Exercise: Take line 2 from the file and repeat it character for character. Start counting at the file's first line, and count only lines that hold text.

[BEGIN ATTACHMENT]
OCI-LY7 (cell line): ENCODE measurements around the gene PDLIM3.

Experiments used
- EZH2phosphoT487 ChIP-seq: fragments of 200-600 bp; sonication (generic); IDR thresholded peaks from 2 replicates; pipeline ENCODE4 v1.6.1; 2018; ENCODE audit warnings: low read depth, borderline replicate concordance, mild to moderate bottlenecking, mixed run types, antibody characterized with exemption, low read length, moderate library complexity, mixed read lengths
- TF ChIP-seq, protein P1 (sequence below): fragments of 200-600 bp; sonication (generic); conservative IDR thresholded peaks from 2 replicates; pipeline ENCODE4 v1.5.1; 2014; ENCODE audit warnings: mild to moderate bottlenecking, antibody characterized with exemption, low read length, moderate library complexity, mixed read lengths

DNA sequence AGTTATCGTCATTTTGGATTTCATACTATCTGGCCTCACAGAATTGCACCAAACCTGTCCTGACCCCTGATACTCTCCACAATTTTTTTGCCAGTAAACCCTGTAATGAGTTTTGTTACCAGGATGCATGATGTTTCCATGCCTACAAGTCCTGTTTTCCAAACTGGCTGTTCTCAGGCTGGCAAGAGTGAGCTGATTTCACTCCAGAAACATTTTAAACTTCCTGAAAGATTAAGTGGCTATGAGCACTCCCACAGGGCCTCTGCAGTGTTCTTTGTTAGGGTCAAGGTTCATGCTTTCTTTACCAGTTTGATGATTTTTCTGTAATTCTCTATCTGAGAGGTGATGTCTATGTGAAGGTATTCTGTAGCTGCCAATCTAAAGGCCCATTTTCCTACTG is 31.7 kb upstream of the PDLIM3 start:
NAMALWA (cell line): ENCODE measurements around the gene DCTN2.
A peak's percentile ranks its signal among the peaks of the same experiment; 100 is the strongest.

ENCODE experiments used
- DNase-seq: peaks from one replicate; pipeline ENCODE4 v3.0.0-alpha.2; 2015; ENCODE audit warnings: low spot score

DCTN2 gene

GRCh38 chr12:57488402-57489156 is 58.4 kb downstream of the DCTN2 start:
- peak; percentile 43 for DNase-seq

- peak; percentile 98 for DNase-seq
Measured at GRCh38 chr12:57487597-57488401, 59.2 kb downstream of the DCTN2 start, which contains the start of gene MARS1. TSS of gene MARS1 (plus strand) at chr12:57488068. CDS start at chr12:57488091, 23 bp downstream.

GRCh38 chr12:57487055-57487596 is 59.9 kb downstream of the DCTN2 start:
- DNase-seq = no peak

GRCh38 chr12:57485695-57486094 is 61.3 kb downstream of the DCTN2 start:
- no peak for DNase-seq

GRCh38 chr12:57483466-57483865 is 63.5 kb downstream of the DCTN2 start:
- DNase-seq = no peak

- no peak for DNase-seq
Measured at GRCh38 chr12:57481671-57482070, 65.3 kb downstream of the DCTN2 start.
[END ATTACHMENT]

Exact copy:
Experiments used